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Thursday, February 28, 2019

Photo Essay: The Albert Frey House That Time Forgot

This year at Modernism Week in Palm Springs, I had the chance to be among the first to tour the "Forgotten Frey"—a.k.a. the Cree House.



It wasn't so much forgotten as hidden away. It's been occupied by private residents since it was erected in 1955. And it's only recently that the owners relented and allowed us to tromp around.



The Cree House only cost $40K to build into a rocky mountainside overlooking Cathedral City—but not just because it's rather petite, at only 1300 square feet.


It's a good example of architect Albert Frey's attempt to achieve a desired result with the least amount of material—and effort.



And the materials he used were relatively industrial grade—like the yellow corrugated fiberglass panels, which, at the time, were pretty avant-garde.



They make for a nice canopy over the carport...



...and frame the stunning view with a fair amount of shocking contrast.



That's where the Cree House and the Frey II—which the architect built for himself—diverge.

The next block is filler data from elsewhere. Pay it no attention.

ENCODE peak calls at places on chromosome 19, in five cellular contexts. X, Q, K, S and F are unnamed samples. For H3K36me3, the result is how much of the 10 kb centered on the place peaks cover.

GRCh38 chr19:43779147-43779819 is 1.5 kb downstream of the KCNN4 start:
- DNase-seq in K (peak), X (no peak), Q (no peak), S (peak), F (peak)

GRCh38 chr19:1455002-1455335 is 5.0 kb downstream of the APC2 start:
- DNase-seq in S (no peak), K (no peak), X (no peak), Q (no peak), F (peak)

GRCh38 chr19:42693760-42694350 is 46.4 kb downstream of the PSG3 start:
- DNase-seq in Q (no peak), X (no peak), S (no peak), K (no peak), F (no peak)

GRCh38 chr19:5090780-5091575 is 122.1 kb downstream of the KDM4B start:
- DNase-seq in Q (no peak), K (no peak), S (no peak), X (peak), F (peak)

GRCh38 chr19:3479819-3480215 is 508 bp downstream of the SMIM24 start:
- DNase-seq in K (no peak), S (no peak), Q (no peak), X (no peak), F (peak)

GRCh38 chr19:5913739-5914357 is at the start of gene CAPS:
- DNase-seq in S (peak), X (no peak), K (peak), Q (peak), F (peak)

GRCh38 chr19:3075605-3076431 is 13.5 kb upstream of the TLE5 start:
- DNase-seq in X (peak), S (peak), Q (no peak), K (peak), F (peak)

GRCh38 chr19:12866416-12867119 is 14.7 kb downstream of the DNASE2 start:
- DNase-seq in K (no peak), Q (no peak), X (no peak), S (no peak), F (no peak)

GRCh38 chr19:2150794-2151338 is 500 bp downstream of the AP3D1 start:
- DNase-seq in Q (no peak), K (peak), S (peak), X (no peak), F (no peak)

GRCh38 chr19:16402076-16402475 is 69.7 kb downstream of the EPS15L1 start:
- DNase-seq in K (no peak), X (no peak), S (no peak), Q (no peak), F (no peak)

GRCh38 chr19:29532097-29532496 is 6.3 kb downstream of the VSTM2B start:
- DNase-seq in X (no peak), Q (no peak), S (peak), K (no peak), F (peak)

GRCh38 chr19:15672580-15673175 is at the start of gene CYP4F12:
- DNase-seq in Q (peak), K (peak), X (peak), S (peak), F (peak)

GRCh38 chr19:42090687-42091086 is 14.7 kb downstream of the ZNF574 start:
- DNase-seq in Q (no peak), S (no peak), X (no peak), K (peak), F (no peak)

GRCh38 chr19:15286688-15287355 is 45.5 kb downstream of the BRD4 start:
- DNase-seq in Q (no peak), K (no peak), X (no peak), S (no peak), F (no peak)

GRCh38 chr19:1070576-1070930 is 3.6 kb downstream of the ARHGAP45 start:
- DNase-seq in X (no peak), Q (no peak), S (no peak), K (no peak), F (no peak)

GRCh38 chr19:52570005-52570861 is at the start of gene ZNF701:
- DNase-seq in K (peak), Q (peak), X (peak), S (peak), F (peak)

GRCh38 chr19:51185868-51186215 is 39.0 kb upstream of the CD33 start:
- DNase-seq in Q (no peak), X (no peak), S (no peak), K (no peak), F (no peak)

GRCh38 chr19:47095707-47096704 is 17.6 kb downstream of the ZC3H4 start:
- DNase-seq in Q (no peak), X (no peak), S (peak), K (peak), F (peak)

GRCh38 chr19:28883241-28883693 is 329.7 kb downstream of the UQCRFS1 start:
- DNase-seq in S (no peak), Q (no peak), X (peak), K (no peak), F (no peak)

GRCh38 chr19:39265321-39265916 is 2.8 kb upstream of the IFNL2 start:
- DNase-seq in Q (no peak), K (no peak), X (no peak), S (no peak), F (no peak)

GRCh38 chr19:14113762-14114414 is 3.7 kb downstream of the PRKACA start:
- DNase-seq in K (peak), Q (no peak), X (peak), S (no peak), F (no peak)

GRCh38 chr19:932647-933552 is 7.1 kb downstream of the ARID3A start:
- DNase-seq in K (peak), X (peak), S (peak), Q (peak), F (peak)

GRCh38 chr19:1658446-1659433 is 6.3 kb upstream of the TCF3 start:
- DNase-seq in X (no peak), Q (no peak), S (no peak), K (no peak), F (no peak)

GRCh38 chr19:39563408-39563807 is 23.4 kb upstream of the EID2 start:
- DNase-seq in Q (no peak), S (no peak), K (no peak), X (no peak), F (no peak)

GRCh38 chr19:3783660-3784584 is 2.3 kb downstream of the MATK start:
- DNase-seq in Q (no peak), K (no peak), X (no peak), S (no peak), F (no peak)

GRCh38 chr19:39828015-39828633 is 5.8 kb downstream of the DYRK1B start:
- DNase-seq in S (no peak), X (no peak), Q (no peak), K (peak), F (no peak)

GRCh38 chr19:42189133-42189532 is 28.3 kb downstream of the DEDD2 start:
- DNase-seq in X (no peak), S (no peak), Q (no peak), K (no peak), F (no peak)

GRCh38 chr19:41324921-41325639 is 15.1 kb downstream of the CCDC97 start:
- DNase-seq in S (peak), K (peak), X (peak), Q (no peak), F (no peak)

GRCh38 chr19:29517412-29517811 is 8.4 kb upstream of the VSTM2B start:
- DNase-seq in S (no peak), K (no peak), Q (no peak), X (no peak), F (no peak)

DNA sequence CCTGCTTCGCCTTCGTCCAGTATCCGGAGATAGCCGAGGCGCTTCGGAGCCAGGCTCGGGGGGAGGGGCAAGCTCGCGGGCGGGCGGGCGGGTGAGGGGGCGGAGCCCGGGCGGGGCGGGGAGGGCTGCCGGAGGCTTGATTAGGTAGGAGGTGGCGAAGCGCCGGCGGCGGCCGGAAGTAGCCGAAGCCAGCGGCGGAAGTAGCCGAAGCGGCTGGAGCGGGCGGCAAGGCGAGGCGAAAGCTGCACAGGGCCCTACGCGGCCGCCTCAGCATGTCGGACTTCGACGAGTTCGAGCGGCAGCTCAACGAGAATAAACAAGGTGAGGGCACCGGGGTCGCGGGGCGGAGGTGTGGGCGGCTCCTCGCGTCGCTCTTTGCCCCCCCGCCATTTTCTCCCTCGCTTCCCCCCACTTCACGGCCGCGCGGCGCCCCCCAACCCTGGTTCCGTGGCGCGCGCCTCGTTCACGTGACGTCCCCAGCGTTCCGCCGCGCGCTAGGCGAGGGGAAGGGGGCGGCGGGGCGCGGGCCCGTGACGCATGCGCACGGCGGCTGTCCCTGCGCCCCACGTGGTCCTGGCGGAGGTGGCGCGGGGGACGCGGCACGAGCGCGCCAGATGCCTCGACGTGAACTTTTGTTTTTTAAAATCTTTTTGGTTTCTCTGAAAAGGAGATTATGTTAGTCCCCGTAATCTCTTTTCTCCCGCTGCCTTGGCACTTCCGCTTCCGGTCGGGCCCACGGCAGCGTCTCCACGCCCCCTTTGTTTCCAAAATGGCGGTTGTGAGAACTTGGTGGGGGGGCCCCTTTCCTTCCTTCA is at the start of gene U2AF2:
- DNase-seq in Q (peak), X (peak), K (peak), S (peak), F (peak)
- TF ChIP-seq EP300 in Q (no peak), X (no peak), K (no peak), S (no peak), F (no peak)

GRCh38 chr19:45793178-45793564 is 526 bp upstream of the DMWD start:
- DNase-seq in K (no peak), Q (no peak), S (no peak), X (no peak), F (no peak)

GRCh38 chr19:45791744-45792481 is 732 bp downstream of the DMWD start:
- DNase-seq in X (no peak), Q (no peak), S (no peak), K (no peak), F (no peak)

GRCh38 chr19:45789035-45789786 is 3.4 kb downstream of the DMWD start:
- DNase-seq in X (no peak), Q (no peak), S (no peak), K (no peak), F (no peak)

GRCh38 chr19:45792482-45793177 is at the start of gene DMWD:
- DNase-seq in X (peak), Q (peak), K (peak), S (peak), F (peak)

Both use the surrounding natural landscape...



...but at the Cree House, the asbestos-cement sheets that cover the exterior don't exactly blend into the desert...



...despite their sage green color.



Inside, the rock fireplace is still intact, and the furnishings are suitably retro—though not original. (And I suspect some were planted for the sake of these tours).



The kitchen, however, is a time capsule...



...featuring original, restored appliances...



...like the "Atomic Age" gas oven by Western Holly, which is as 1950s as any car that might be parked outside.



Undeniably, the best feature of this two-bedroom home is the view—but that's changed a lot in the last 65 years. In the 1940s, this hillside was barren—and had been earmarked for a new hotel that was to be designed by Frey.

When the developer, Raymond Cree, abandoned his plans, he had Frey build the small home instead.

Palm Springs and Cathedral City subsequently arose out of the desert below, replete with fast food restaurants, grocery stores, golf resorts, and amusement parks.